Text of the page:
Change Doesn't Bother Mattingly. (Los Angeles Times 7/24/94)


OAKLAND--Don Mattingly, saddled with a bum wrist and low power numbers, gracefully accepted Manager Buck Showalter's decision to move him from the coveted No. 3 spot in the batting order to No. 5. In fact, Mattingly applauded the switch.

No controversy here, no sir. The Yankees' most celebrated player over the past decade said he knew it was time to be dropped in the order. Paul O'Neill batted third Wednesday night against the Athletics, with Mattingly moving to No. 5 for the first time since May 28, 1984. No hard feelings.

"If I was managing, I would have done it a long time ago, the way Paulie's hitting," Mattingly said. "He needs to get into a position where he gets the most at-bats."

The move apparently was much tougher on Showalter, who admitted he's been mulling the switch for a month. Mattingly has been glued for years to the No. 3 hole, generally reserved for a team's best hitter. However, at times in recent years, his persona has kept him at No. 3 as much as his pop. Before Wednesday night, the last time Mattingly did not bat third was Aug. 11, 1992, when he batted fourth. It was such a shock to see him as low as fifth that the PA announcer mistakenly called Mattingly's name fourth.

Showalter stopped short of describing the move as permanent, although he indicated he isn't viewing this as short-term, either. O'Neill, the league's hitting leader at .383, will bat third against right-handers for now, with someone else likely to take that spot against left-handers. Jim Leyritz would seem to be a logical choice.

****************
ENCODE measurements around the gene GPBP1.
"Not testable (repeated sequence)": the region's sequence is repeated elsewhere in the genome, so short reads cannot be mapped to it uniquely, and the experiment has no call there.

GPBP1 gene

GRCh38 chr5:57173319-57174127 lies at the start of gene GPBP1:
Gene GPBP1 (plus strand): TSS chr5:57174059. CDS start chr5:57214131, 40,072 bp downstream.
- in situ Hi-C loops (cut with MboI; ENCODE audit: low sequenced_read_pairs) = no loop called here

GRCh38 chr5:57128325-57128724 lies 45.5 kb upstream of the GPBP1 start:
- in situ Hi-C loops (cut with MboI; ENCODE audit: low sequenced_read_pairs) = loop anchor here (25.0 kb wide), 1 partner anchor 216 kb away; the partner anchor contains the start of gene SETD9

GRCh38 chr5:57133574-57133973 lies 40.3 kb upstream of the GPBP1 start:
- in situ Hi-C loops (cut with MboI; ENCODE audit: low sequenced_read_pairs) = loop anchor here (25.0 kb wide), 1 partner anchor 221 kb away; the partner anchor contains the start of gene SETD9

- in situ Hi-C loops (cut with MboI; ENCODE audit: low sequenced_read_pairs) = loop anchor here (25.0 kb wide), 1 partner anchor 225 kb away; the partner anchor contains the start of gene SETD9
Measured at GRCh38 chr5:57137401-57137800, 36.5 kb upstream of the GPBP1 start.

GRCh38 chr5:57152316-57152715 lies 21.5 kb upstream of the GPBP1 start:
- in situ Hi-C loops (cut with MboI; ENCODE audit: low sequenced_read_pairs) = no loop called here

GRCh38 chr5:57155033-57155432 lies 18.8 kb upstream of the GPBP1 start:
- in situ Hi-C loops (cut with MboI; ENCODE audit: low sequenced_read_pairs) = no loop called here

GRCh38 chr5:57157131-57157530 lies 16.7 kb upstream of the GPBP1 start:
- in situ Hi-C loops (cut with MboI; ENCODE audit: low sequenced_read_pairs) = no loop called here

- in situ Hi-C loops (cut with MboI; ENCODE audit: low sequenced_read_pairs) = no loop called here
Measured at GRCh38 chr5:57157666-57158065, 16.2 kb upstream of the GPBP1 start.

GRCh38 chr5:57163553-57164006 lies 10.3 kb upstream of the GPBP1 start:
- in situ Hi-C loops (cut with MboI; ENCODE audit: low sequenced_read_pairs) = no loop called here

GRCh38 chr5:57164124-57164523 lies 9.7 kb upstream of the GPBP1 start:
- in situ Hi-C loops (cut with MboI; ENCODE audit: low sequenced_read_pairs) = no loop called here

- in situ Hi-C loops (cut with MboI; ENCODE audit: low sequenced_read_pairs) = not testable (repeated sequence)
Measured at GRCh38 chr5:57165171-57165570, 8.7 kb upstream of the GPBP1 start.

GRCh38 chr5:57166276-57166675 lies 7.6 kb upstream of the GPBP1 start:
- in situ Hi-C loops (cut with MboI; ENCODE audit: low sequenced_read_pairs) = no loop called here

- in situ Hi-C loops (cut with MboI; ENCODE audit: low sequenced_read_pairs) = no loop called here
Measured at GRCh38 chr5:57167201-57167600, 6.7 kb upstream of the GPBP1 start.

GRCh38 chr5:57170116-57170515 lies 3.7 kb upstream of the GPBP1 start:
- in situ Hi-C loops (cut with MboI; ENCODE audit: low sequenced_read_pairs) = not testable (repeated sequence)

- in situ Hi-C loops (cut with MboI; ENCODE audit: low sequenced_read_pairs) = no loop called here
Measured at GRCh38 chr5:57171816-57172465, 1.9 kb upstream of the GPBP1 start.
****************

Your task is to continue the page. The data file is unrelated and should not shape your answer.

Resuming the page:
It has become apparent that Mattingly, who is only 6 for 24 since returning from the disabled list, has not completely recovered from the wrist injury that has hampered him all year. Showalter cited Mattingly's lingering ailment as a main reason for the switch. While Mattingly is batting .301, his homer total of five is noticeably low in this year of the home run. And it also is difficult to ignore the stunning and consistent production of O'Neill. Just when there was a sign he might slow down, he got hot again; he is on a 20-for-39 tear.

"This will give Paul a couple extra at-bats until Don gets a little more comfortable," Showalter said. "It's not where he'd like it to be. Certain swings he takes, it bothers him. It's probably going to be with him the rest of the season." Mattingly's frustration is clear. At one point while discussing the troublesome wrist, he joked he might "cut it off."

O'Neill was as unaffected by the move as Mattingly. Typically, O'Neill said, "I don't think it's a big deal." In the past, O'Neill was viewed as someone with a fragile psyche about his batting position. However, Showalter said, "I think Paul's over that."

Mattingly on rare occasions in the past has expressed a preference for the third spot. However, he said the only time he thought it was a mistake not to bat him third was in 1989, when Bucky Dent became manager and the Yankees had no other run-producer besides Mattingly. That lasted only one game, as Mattingly made clear his thoughts about batting second by dragging a bunt in his first at-bat.

Mattingly said his spot in the order "is not something I take personally. The thing I take personally is that I wish I were swinging the bat better."

Mattingly conceded he has not batted like a No. 3 hitter this season, like Rafael Palmeiro or Ken Griffey Jr. Or like O'Neill. "Times change," Mattingly said. "I'm not 23 or 24 anymore. The club's not the same. The situation is different. We've got a guy leading the league in hitting. He should be getting more at-bats. I believe this is the right thing to do."

Copyright, The Times Mirror Company; Los Angeles Times, 1994.

HEYMAN, JON, Change Doesn't Bother Mattingly; Bulldog Edition., Los Angeles Times, 07-24-1994, pp C-9.

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